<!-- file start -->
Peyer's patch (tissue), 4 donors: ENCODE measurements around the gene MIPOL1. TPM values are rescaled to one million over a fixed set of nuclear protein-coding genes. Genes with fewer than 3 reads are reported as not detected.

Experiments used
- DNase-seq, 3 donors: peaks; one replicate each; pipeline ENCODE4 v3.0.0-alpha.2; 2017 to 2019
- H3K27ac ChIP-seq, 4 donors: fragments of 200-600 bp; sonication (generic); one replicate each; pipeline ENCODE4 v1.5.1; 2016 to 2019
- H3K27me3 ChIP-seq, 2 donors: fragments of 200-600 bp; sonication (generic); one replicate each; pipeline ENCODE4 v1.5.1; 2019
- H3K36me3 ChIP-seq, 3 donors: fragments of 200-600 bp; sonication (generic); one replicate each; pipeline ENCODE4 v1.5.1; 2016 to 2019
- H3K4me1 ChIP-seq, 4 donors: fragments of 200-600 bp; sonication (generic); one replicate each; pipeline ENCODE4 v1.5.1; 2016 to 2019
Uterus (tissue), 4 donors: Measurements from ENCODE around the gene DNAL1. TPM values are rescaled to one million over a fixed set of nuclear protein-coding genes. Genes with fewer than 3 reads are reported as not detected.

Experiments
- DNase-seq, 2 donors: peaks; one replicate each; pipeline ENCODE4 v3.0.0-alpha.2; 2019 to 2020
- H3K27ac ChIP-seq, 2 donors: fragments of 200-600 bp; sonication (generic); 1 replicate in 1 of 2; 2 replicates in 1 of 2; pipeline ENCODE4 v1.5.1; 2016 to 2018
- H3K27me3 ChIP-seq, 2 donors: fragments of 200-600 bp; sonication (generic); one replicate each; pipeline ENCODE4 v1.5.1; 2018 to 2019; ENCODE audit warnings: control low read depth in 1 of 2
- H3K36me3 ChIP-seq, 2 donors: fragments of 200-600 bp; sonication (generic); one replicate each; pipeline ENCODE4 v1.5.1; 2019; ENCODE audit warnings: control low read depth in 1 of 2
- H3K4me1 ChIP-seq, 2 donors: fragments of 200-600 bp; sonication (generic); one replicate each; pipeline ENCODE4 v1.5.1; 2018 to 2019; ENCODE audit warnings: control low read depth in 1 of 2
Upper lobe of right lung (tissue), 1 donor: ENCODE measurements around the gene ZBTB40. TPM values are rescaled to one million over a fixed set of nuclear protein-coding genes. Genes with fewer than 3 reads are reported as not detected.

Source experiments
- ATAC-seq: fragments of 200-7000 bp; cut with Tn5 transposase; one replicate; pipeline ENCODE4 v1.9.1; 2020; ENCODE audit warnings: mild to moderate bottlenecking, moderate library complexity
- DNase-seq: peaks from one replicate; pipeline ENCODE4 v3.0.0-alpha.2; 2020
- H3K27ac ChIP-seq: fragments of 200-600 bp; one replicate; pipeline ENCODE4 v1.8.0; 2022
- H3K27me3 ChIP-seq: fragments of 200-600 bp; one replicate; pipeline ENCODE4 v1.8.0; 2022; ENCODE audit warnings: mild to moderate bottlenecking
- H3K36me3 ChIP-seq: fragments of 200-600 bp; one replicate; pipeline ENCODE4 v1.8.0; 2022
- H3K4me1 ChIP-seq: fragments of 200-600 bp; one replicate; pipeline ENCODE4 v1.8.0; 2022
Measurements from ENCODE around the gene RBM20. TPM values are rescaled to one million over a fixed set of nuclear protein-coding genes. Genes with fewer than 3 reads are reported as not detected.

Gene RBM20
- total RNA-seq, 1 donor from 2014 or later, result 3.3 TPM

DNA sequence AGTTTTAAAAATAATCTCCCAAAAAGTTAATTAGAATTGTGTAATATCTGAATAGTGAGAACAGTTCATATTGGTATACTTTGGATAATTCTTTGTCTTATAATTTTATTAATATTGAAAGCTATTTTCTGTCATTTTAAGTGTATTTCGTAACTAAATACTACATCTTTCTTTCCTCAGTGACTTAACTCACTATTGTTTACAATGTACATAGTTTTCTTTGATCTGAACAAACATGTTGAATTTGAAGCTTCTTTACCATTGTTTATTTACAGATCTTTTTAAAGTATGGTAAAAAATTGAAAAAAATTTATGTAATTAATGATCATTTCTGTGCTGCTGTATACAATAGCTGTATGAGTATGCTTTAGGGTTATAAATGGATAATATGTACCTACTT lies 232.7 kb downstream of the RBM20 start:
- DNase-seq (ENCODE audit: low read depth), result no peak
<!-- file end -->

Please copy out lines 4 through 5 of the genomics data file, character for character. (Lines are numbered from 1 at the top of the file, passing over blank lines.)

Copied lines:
- H3K27ac ChIP-seq, 4 donors: fragments of 200-600 bp; sonication (generic); one replicate each; pipeline ENCODE4 v1.5.1; 2016 to 2019
- H3K27me3 ChIP-seq, 2 donors: fragments of 200-600 bp; sonication (generic); one replicate each; pipeline ENCODE4 v1.5.1; 2019